I, too, noticed the same line:

    Mueller has already established as a base line the saturation of the 2016 presidential campaign by Russian intelligence agents.

    No, the campaign was not saturated by Russian intelligence agents. Mueller has indicted 13 Russian citizens who work for two Russian companies. We, you or I. . .or Mr. Napolitano, have no basis for deciding if these thirteen are intelligence agents or not. In fact, indictments of individuals who are beyond apprehension or trial may assert anything they want to. The prosecution can assert that the accused are emissaries from Ming of Mongo if he wishes to. He never has to prove his accusations in court. Here Napolitano tips his hand:

    If his indictments of these Russians are accurate, they were here virtually and physically and they spent millions to help Trump. But the indicted Russians are not coming back to the U.S. for their trials.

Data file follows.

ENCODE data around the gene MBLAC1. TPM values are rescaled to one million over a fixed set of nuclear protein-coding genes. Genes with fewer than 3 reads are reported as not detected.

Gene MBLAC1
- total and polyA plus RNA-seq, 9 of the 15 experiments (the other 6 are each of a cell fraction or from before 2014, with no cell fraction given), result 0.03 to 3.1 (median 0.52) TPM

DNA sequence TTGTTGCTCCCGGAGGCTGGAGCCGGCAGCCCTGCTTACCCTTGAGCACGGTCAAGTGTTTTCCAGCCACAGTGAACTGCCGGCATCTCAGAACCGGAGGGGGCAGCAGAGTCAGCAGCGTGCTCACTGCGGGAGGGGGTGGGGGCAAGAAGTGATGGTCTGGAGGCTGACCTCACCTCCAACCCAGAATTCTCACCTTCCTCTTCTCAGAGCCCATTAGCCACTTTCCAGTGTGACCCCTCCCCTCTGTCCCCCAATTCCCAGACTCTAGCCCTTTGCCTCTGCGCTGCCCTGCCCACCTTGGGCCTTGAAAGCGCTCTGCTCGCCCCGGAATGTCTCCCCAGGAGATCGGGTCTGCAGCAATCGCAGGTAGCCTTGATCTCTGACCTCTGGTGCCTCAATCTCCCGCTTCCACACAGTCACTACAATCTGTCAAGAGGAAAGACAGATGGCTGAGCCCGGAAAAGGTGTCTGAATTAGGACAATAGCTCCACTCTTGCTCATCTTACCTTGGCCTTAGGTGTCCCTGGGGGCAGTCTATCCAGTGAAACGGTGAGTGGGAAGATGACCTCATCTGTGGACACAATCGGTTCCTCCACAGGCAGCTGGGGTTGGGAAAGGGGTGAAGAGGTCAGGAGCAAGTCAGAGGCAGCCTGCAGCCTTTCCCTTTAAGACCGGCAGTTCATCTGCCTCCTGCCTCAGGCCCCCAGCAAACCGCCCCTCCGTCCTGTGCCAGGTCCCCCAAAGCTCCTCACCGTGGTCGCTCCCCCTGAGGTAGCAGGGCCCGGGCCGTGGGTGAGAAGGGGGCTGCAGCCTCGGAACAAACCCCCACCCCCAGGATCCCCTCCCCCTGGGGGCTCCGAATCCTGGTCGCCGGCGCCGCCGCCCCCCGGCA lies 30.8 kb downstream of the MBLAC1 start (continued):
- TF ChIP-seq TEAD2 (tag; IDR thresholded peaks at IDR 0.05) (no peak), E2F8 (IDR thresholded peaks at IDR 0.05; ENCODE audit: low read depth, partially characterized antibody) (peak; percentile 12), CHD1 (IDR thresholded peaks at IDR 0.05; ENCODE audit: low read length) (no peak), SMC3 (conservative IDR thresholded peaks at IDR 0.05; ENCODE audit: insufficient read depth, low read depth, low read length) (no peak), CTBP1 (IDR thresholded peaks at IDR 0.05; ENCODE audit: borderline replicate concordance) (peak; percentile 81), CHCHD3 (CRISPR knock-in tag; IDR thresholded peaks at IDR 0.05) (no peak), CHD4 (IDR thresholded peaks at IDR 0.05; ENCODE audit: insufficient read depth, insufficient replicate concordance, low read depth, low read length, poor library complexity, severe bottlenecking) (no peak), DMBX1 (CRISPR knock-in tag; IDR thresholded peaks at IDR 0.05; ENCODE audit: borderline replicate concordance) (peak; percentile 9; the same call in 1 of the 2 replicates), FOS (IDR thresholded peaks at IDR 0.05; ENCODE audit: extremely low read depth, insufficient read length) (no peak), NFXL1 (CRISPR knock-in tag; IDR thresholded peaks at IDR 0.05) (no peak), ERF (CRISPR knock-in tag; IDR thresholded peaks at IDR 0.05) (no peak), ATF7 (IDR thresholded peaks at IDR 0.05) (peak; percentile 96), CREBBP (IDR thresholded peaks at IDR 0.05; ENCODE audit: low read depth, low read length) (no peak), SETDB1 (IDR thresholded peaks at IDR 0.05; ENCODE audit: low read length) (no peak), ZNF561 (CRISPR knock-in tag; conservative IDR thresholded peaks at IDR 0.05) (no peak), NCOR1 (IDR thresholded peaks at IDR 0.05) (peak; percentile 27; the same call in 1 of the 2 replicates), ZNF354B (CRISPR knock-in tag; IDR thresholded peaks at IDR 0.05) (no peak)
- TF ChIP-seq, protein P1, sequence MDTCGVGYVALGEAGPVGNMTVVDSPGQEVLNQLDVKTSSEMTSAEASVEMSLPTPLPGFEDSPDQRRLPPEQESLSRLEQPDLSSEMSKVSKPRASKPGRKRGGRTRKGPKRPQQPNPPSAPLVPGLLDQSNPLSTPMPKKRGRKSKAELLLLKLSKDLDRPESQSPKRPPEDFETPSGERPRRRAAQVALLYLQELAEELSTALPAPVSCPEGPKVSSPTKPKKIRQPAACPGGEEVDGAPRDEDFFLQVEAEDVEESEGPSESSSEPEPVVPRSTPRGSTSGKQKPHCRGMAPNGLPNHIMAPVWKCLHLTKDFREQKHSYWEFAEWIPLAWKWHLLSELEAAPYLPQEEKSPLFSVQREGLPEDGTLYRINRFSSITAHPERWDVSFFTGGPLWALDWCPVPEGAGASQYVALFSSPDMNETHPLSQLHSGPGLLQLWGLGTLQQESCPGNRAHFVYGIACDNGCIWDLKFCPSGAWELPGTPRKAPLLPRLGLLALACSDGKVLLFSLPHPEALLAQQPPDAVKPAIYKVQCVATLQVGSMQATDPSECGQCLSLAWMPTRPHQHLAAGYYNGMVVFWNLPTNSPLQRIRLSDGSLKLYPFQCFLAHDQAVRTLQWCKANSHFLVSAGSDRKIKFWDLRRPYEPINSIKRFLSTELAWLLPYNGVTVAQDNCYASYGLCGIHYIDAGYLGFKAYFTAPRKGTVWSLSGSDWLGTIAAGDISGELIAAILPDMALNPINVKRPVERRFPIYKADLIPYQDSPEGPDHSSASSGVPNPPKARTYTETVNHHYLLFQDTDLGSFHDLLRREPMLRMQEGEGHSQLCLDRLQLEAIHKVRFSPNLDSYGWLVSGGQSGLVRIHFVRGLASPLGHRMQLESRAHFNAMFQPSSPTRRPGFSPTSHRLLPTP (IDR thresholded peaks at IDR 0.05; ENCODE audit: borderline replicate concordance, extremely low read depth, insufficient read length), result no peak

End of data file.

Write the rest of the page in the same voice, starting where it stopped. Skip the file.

Well, yes! “If his indictments are accurate!” Yet we’ll never know. Mr. Mueller may assert anything he wants to because, for these thirteen Russians, he will never have to prove one word of the indictments. With a heavily politicized James Comey holding his finger up to see which way the wind blew, with other FBI administrators doing the same thing, with Mueller being thick as thieves with now-fired Comey and now-disgraced other FBI officials, why should one believe anything he says, even under oath.

    Absent politics, what was needed (if anything was needed) to investigate Trump’s “Russian connection” was a truly dispassionate, truly independent special counsel. That didn’t happen.

    Considering Mr. Napolitano, he is getting a bit overbearing.

    Read More
    • Replies: @Ozymandias